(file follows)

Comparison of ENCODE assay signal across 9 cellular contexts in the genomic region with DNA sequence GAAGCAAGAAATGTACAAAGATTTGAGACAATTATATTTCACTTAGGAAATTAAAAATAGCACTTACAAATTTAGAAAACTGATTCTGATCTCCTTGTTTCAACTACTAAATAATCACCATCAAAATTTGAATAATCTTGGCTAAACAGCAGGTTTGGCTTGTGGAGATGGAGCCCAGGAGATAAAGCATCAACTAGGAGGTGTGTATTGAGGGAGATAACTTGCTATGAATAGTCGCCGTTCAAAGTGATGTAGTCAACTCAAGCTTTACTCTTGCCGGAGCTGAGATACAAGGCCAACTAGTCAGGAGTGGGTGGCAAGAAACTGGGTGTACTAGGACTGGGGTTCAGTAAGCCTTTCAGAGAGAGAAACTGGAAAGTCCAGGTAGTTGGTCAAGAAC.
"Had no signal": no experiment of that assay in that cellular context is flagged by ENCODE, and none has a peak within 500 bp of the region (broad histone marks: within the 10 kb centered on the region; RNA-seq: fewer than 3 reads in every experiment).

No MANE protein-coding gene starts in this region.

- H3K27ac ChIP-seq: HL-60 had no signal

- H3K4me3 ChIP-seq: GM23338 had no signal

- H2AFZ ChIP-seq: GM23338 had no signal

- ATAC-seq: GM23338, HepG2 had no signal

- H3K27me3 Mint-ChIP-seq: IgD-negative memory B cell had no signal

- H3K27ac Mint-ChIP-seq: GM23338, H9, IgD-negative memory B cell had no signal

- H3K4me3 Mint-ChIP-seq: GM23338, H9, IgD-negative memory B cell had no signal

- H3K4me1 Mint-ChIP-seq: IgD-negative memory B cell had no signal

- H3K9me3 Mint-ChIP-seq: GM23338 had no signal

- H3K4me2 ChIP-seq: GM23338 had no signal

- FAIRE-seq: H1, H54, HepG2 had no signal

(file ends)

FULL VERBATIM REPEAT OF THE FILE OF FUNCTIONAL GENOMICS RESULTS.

Comparison of ENCODE assay signal across 9 cellular contexts in the genomic region with DNA sequence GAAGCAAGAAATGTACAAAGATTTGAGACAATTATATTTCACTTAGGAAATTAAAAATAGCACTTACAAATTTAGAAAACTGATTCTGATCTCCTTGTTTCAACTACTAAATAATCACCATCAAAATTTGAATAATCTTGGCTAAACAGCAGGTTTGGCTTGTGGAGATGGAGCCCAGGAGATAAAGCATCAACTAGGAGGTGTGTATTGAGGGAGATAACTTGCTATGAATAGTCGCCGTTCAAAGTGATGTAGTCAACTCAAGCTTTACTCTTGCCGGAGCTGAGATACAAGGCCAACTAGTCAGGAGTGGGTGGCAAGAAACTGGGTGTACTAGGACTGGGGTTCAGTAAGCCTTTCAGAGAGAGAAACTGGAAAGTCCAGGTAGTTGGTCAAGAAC.
"Had no signal": no experiment of that assay in that cellular context is flagged by ENCODE, and none has a peak within 500 bp of the region (broad histone marks: within the 10 kb centered on the region; RNA-seq: fewer than 3 reads in every experiment).

No MANE protein-coding gene starts in this region.

- H3K27ac ChIP-seq: HL-60 had no signal

- H3K4me3 ChIP-seq: GM23338 had no signal

- H2AFZ ChIP-seq: GM23338 had no signal

- ATAC-seq: GM23338, HepG2 had no signal

- H3K27me3 Mint-ChIP-seq: IgD-negative memory B cell had no signal

- H3K27ac Mint-ChIP-seq: GM23338, H9, IgD-negative memory B cell had no signal

- H3K4me3 Mint-ChIP-seq: GM23338, H9, IgD-negative memory B cell had no signal

- H3K4me1 Mint-ChIP-seq: IgD-negative memory B cell had no signal

- H3K9me3 Mint-ChIP-seq: GM23338 had no signal

- H3K4me2 ChIP-seq: GM23338 had no signal

- FAIRE-seq: H1, H54, HepG2 had no signal